The U.S. Army Military Police School at Fort Leonard Wood offers a course that changes how intelligence gathering is pieced together and analyzed for use in crime prevention.

"The Crime and Criminal Intelligence Analyst Course is an 86-hour functional course designed to train and equip the Army's next generation of Military Police Soldiers with the tools and capabilities needed to combat the sophisticated criminal enterprises both on and off the battlefield," said Marine Gunnery Sgt. Jonathan Zoerhof, instructor, Crime and Criminal Intelligence Analyst Course, Military Police Investigation Division. "The goal of this course is to teach somebody how to be an analyst and look at information in a different way than we traditionally do."

Forty of the course hours are dedicated to the practical application of interpreting data sets and analyzing evidence, including telephone records, bank activity, timelines, activity flow and visual investigative information, to create a complete picture of the criminal activity.

"When we dig into the data and start building a robust data set, we take away the upper hand," Zoerhof said. "Criminals are going to continue to do criminal behaviors. With a robust criminal intelligence analysis network, we are going to minimize the criminals' ability to hide because we are calling out the things that are signatures, that are trends."

Students learn the technical aspects of data mining and creating the report, but it comes down to seeing the big picture and making the connections for the students to really grasp how important this course is, Zoerhof said.

"They finally see that there is a bigger piece of the puzzle," he said. "I can't teach a mindset. They have to come up with that on their own. I can teach them expertise on certain button clicking. I can teach data mining. But when the light bulb goes on, that's a mindset change."

A recent graduate of the course, 1st Lt. Steven Apsley, executive officer for Headquarters and Headquarters Company, U.S. Disciplinary Barracks, Fort Leavenworth, Kansas, said this is a concept he thinks will assist in identifying and correcting issues in the prison.

"Our goal is to take this system back and try and use it to spot trends and do predictive analysis to try and figure out how we can prevent things like trafficking and disciplinary issues within the facility," he said. "Instead of reacting, we can potentially try to predict."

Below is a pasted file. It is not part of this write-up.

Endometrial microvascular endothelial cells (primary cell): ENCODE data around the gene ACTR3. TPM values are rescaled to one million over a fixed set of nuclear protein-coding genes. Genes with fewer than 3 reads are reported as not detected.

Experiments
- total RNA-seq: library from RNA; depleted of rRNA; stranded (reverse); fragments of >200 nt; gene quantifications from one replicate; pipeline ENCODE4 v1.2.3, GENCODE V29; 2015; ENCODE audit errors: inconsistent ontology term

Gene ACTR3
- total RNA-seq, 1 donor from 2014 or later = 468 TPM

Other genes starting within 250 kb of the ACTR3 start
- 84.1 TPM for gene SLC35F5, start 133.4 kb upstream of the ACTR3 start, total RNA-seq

Air Force Master Sgt. Justin Mealy, also a recent graduate of the course, agreed. Mealy, a military intelligence analyst who works with the Drug Enforcement Agency, said the Crime and Criminal Intelligence Analyst Course was the right course for future DEA analysts.

"What we were looking for was some sort of course that would bridge that gap in knowledge from military intelligence to criminal intelligence," Mealy said. "I would love to get everybody through this class before they ever get to me so they will have already started to build that mindset."

The course originated 15 years ago as a crime and antiterrorism prevention course, but evolved seven years ago to what is being offered today.

Zoerhof said that the MP Regiment has reached out to the International Association of Law Enforcement Investigative Analysts, the largest criminal intelligence analysis association in the world, for recognition and accreditation for their basic course.

"Getting the accreditation will allow every single graduate who comes through this course to be level one analyst certified," Zoerhof said.

That accreditation and the skills learned in this course will help the military police in the future of warfighting for the Army.

"The development of Soldiers who are trained in the collection, analysis, and dissemination of criminal intelligence will be the required capability of tomorrow's military police," Zoerhof said.